Yes. Awardees are expected to complete projects during their specified project period and according to a signed Partner Agreement. For funds awarded in the Fall Semester Cycle, the project period starts on August 1. For funds awarded in the Spring Semester Cycle, the project period starts on January 1. Depending upon your funding type and project, the period end dates vary— six months, one year, two years or three years from the start date.
Will I need to complete an end-of-project report about my project?
Yes. Awardees are expected to submit results of their projects, as well as a final post-project evaluation form. More specific reporting may be required for individual projects. The process may be customized in collaboration with the LFJ Educator Fund manager.
How many times can I receive an award?
Funds are limited to one per applicant per school year. However, we support multi-year projects, and educators may submit multiple times over the course of multiple years. While an individual may receive only one award per school year, multiple individuals within one school may receive awards during the same school year.
Is it legal to upload information about my students online?
There are some legal considerations involved when sharing information about your students. For more information about the Children’s Online Privacy Protection Act (COPPA), click here. To learn more about the Family Educational Rights and Privacy Act (FERPA), click here.
I teach outside of the United States. Am I eligible to apply?
Unfortunately, only educators working in the United States are eligible to apply at this time.
When is the application deadline?
Applications for the Fall Semester Cycle are due in early April. Applications for the Spring Semester Cycle are due mid-October.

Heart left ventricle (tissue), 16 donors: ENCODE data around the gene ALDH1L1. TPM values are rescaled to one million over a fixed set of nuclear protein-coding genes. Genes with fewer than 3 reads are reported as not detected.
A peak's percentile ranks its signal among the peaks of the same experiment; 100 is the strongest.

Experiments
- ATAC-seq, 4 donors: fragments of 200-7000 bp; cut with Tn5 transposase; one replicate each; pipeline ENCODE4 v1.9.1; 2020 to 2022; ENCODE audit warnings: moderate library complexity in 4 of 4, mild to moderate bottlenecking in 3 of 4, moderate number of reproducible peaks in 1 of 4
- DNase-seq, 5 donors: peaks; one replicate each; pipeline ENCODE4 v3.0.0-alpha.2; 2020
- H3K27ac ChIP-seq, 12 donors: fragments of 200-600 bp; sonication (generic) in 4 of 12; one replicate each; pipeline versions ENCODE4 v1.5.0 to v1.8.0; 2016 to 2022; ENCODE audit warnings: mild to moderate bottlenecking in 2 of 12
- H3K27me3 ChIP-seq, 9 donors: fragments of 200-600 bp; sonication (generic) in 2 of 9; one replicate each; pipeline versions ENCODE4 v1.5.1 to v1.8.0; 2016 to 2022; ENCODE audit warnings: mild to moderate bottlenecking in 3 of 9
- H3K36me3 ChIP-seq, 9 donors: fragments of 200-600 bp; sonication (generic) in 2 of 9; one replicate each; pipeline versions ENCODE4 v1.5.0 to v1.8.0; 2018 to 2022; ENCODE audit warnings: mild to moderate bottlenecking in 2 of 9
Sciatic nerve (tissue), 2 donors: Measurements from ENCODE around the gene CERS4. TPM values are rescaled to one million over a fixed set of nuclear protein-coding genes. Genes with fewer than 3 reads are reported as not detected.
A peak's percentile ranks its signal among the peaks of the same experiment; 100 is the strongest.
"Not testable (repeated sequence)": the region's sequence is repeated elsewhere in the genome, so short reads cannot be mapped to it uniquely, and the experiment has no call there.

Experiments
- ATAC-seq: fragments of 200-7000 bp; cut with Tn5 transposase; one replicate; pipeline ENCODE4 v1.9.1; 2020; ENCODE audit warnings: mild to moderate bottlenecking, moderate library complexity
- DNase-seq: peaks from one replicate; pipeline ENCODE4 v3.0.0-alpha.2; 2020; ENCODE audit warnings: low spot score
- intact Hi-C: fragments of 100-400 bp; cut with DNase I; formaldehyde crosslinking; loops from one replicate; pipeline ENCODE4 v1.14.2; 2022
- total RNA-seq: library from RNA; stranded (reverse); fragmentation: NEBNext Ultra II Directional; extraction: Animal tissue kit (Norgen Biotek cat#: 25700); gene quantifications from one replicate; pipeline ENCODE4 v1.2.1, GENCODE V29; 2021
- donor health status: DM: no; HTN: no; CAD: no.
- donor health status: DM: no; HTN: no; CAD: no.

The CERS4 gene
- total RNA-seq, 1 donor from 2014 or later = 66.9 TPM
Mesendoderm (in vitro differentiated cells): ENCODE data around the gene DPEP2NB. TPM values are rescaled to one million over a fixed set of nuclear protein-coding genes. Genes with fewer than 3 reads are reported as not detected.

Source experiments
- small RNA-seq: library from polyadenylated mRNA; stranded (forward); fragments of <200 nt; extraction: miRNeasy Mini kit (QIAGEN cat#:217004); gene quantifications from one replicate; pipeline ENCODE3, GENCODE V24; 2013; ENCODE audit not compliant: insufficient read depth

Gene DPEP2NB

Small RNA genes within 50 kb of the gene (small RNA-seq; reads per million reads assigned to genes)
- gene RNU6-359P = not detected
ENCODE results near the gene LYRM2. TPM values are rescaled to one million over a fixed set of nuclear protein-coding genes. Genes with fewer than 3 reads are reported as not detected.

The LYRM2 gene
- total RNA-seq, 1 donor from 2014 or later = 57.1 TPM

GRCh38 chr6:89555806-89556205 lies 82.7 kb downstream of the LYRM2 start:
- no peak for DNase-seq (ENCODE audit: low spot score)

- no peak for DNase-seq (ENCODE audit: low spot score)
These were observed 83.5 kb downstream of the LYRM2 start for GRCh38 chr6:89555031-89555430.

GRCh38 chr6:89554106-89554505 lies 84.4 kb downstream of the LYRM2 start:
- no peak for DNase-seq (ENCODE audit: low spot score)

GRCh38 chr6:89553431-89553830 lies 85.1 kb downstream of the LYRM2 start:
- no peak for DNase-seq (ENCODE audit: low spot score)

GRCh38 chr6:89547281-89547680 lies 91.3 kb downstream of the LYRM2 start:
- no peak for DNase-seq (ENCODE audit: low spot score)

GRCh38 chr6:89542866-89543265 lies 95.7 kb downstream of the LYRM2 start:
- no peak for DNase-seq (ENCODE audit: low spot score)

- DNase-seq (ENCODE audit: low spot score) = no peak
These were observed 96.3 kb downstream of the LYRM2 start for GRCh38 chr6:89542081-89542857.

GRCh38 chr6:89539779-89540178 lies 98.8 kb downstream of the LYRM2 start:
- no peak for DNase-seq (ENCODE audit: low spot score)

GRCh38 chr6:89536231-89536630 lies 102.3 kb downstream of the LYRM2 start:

I work at a university. Can I apply for funding?
Yes, individuals working within schools of education at colleges and universities may apply for an award if they meet these criteria:
- They plan to use funds to directly support the experiences and education of pre-service or in-service teachers, insofar as it translates directly to the experiences of K-12 students.
- They will not seek funding for overhead costs or general operations for colleges or universities.
I work at a nonprofit organization. Can I apply for an award?
Learning for Justice funds are for projects and educators working in students’ main academic settings. Nonprofits may choose to collaborate with an educator, school or school system to serve as the official applicant on record. The educator, school or district may include your organization in their budget and distribute the funds accordingly once the project begins.
I work at a preschool. Can I apply for an award?
Learning for Justice funding awards are for educators working in K-12 schools. While we cannot award funds to individual preschools, you may choose to collaborate with other educators if you work at a school that includes preschool within a K-12 setting.
I would like to receive professional development training. Can I apply for an award to fund my attendance?
We do not provide funds for training unless it is an essential part of a larger student-centered project. If you choose to include training in your budget, you must articulate in your proposal how the training is necessary to complete the larger student-centered endeavor.
Can I ask the LFJ Educator Fund to sponsor or attend a Learning for Justice workshop or training?
No. Funds cannot be used to pay for Learning for Justice workshops or trainings. Learning for Justice workshops and trainings are provided free of charge. Learn more here.